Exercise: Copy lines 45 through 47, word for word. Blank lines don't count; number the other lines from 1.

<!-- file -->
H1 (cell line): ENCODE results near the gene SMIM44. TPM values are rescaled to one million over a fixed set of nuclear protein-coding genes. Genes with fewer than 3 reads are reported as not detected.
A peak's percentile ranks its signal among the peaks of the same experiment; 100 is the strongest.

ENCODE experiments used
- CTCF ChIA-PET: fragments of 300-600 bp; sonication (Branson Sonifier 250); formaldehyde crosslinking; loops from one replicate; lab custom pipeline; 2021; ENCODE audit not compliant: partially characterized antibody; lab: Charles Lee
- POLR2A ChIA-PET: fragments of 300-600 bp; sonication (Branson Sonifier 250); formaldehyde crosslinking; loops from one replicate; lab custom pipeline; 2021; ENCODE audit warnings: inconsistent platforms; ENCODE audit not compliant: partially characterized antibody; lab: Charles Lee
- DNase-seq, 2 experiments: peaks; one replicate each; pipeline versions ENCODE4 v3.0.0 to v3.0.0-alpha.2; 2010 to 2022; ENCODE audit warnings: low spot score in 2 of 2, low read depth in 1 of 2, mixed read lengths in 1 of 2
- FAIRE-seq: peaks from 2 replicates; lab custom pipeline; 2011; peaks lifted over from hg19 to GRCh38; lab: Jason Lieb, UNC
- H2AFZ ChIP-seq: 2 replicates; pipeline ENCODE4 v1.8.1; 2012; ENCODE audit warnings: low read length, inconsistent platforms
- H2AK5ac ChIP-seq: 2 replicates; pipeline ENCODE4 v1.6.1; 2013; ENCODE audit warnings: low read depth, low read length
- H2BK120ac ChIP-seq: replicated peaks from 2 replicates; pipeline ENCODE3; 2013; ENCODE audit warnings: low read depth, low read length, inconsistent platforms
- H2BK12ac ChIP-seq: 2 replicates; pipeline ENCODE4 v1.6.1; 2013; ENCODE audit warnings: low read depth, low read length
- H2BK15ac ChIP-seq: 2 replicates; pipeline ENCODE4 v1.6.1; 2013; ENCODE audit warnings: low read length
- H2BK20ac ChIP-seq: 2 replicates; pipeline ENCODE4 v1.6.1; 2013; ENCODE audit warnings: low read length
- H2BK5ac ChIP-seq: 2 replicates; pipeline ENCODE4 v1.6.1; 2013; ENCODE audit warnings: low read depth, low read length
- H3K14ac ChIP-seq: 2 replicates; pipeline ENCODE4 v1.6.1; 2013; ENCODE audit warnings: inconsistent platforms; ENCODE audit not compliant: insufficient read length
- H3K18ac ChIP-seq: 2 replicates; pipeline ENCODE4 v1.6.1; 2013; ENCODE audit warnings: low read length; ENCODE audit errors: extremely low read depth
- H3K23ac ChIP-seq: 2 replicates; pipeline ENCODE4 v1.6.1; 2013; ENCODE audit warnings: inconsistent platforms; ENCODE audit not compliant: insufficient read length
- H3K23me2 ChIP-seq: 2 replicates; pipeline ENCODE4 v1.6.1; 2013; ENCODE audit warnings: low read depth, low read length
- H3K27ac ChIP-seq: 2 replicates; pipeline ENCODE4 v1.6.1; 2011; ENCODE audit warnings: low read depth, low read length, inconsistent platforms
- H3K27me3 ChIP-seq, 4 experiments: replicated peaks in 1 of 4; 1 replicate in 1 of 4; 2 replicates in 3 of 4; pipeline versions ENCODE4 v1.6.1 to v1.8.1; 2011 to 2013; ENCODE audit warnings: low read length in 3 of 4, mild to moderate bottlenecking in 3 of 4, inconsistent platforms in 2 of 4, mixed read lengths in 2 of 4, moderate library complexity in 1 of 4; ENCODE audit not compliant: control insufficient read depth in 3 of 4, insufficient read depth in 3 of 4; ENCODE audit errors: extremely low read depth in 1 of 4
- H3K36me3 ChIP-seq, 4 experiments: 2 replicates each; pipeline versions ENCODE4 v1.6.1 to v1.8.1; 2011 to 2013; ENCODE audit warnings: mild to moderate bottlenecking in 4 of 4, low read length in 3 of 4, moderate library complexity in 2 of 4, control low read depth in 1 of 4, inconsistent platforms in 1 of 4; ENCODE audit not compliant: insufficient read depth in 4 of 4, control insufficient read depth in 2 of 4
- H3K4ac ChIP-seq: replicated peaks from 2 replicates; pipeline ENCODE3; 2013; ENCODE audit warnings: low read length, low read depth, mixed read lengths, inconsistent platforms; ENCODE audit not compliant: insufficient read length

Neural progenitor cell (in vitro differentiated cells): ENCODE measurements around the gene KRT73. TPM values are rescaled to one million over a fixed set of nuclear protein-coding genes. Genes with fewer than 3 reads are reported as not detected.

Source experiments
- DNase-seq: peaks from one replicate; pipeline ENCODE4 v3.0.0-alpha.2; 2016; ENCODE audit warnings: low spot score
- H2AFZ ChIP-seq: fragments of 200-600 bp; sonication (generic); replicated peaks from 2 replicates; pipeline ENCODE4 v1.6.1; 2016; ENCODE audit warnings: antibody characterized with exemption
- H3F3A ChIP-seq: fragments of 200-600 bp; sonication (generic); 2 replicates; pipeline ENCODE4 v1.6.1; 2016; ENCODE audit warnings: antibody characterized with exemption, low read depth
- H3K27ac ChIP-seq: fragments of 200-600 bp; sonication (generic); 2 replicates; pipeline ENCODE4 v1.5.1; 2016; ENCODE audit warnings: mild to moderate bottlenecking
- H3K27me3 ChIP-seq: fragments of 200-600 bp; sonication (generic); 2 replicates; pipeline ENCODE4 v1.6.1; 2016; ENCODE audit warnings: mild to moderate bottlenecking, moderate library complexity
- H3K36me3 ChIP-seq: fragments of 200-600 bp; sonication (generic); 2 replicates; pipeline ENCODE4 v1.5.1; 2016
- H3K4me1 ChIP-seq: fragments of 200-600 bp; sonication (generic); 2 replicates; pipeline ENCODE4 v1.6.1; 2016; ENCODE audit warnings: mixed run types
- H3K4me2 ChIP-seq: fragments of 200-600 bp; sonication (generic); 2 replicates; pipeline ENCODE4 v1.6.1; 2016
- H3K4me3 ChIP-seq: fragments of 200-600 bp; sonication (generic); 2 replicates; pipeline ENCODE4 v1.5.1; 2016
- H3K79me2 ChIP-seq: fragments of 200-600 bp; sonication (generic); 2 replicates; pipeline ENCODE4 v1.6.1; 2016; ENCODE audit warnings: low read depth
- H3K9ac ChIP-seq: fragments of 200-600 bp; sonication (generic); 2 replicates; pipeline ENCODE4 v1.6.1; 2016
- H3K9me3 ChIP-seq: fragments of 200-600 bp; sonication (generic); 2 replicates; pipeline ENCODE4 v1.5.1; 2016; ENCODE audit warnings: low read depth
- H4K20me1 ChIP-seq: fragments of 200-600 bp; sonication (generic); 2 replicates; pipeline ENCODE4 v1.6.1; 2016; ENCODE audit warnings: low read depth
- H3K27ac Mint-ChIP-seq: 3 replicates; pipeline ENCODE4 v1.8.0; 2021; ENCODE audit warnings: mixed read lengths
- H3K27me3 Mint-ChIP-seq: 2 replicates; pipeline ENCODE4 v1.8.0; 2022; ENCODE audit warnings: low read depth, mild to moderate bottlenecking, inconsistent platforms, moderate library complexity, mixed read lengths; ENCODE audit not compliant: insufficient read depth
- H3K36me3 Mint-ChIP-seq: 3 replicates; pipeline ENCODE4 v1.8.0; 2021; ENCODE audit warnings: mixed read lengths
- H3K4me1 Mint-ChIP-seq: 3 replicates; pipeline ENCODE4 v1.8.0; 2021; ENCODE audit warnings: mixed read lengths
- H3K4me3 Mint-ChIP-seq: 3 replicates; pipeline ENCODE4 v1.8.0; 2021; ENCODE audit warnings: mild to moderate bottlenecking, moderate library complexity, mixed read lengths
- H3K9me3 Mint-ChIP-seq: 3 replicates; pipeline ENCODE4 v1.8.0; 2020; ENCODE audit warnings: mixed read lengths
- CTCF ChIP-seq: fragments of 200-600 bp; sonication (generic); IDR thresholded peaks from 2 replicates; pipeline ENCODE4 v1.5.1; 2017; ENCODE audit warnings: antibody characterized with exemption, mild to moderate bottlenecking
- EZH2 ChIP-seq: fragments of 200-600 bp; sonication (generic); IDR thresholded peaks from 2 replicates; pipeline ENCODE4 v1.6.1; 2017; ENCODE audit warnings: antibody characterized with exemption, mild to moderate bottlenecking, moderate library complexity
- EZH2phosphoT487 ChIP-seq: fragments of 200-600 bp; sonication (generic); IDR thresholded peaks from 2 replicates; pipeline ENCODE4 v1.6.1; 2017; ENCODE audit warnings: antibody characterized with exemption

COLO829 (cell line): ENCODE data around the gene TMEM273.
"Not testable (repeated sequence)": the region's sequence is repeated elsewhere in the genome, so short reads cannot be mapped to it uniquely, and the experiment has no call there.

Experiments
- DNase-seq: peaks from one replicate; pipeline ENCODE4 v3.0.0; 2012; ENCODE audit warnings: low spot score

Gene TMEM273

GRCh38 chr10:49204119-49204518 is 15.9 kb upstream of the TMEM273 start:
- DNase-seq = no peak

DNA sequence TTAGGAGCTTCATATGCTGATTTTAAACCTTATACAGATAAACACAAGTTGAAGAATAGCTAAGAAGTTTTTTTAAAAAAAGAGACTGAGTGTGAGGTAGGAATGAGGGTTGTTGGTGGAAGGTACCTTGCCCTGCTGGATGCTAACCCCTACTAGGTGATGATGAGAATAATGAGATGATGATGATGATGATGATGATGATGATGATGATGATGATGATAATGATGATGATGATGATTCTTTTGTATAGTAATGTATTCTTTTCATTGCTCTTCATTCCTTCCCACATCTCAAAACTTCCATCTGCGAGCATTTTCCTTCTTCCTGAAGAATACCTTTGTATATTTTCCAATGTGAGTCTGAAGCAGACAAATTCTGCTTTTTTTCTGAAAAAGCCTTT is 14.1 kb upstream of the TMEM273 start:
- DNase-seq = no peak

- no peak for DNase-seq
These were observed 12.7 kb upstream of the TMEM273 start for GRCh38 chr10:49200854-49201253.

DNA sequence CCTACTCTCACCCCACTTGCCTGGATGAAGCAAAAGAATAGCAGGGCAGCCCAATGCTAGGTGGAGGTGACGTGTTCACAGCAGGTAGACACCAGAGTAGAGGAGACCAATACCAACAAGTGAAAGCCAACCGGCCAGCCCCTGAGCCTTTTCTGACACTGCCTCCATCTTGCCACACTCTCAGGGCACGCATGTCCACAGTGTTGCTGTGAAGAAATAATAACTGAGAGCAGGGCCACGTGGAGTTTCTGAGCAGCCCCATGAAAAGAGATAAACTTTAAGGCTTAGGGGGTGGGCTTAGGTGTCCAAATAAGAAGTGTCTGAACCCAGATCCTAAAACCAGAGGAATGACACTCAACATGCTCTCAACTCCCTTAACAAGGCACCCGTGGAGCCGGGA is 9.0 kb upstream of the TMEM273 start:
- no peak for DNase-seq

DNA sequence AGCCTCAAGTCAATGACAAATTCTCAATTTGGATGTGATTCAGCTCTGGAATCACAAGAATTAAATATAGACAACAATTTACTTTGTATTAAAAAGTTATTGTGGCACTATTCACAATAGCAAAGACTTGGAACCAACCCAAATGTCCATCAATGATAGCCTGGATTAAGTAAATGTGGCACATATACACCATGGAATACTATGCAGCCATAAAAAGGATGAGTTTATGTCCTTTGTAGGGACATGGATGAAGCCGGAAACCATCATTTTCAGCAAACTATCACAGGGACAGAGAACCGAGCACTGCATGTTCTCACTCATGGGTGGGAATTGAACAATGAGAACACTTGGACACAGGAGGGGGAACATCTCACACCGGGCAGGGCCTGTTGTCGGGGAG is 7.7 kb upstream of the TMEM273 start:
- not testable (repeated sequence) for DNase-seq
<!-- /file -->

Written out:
- EZH2 ChIP-seq: fragments of 200-600 bp; sonication (generic); IDR thresholded peaks from 2 replicates; pipeline ENCODE4 v1.6.1; 2017; ENCODE audit warnings: antibody characterized with exemption, mild to moderate bottlenecking, moderate library complexity
- EZH2phosphoT487 ChIP-seq: fragments of 200-600 bp; sonication (generic); IDR thresholded peaks from 2 replicates; pipeline ENCODE4 v1.6.1; 2017; ENCODE audit warnings: antibody characterized with exemption

COLO829 (cell line): ENCODE data around the gene TMEM273.